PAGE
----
The water line is rising along NYC’s waterfront, and public works artist Eve Mosher is using her High Water Line project to make sure that we understand the very real effects of climate change along our shared urban coastline. From May to October 2007, Mosher is drawing (by-hand or pushcart) a white chalk line through the waterfront communities of Brooklyn and lower Manhattan in order to illustrate the 10-feet above sea level mark that potentially threatens unsuspecting neighborhoods, commercial zones, city streets, and private residences. High Water Line marks the extent of increased flooding brought on by stronger and more frequent storms as a result of climate change.

Illuminated beacons will also be installed in local area parks and information packets distributed by the artist and volunteers to curious residents and business owners along the close to seventy-mile project. Mosher maintains a detailed blog account of the dialogs and the ‘not in my front yard’ conversations that she has with concerned citizens who would be most affected by flooding and increases in sea levels.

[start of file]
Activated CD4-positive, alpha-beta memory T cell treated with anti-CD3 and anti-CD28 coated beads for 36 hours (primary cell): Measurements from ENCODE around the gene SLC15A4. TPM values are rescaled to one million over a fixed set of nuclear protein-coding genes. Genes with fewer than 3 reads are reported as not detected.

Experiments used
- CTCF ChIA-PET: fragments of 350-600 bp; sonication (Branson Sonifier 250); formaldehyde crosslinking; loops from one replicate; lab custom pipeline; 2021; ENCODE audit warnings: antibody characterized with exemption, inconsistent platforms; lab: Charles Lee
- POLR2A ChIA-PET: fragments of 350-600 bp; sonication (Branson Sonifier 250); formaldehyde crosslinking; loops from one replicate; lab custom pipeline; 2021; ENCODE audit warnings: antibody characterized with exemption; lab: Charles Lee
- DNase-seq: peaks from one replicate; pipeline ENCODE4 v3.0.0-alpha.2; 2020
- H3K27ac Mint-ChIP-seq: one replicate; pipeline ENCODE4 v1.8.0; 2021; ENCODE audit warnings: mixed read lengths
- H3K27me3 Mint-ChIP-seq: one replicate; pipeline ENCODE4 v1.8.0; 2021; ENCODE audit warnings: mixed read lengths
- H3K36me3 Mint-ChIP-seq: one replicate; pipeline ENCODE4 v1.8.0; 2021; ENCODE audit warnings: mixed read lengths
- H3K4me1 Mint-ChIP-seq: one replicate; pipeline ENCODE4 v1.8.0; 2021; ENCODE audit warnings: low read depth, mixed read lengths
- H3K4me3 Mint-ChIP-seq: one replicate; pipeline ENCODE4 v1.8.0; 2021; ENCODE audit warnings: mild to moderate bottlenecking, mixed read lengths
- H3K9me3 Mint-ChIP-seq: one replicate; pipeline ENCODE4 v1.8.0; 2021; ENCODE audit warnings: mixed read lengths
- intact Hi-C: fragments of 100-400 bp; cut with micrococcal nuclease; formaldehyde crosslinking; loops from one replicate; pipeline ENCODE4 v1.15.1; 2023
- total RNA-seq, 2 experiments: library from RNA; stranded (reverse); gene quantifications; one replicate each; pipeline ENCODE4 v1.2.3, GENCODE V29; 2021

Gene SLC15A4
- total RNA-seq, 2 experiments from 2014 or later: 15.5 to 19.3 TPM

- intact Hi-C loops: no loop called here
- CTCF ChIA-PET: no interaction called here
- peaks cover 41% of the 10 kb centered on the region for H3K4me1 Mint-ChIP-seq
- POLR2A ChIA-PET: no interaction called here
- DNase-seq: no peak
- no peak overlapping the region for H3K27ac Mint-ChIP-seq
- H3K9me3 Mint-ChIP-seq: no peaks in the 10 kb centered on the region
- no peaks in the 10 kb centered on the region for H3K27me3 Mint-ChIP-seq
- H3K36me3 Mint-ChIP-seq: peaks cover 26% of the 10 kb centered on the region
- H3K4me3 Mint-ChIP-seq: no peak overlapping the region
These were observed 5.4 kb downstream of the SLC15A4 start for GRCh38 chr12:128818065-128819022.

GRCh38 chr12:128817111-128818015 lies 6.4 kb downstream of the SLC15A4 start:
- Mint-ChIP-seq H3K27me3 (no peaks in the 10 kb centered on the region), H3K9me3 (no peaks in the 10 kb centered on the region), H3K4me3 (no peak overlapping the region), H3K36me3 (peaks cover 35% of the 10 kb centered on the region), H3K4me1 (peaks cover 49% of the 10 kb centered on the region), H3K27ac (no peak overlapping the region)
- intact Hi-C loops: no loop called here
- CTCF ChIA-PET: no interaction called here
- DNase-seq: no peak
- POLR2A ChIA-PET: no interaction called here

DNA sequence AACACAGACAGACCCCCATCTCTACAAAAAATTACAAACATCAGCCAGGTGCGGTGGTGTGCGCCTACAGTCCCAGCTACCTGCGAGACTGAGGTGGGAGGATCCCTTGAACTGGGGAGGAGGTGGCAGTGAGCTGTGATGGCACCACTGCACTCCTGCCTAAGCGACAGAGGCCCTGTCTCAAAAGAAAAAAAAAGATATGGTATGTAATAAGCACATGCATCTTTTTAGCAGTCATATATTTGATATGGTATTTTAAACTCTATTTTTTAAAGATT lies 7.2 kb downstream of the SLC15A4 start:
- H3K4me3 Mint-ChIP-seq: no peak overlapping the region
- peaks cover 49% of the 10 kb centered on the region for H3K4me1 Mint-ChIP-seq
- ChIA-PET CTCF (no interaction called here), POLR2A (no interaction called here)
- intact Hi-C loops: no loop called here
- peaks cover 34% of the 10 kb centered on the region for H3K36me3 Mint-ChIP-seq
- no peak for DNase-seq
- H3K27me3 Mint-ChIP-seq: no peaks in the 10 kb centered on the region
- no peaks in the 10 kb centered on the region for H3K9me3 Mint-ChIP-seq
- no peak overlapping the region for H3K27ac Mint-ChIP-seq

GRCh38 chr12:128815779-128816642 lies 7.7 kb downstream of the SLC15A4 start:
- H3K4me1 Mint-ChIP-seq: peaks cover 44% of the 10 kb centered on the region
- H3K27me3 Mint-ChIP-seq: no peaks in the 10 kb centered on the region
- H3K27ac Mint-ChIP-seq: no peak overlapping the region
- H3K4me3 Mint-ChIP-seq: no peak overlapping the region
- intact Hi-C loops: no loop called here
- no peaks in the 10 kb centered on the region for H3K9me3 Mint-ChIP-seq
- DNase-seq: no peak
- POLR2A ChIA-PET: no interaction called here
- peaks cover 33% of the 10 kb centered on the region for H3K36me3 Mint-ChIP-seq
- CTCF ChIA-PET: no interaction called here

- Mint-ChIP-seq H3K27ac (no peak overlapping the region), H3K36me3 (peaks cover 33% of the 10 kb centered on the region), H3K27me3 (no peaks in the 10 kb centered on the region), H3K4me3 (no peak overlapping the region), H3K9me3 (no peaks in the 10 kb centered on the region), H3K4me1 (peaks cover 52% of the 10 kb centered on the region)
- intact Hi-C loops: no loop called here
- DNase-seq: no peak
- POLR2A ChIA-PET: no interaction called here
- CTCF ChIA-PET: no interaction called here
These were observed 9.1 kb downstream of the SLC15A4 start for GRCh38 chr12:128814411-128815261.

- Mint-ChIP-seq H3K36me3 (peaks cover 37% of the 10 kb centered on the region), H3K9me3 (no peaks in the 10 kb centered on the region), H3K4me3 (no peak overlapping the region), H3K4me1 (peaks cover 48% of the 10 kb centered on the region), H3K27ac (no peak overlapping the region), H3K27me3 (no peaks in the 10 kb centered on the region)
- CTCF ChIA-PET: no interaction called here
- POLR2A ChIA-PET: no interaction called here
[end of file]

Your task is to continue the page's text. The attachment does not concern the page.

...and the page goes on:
According to the scientific data culled by Mosher on her website, modest sea level rises of 4.3 to 7.6 inches could occur by the 2020’s at current rates. By the 2050’s, the area’s sea level could rise by 6.9 to 12.1 inches if trends are not reversed.

Mosher recently participated in a panel discussion at the CitySol Fest here in NYC and, along with other participants, was left examining the idea of how to “reframe the global warming issue from a global one to a local one, with real, tangible actions.” The artist believes that projects like the High Water Line have the potential to not only raise public awareness, but also to serve as a catalyst for ongoing questioning in conjunction with shared resources and tools at the grassroots level.

+ High Water Line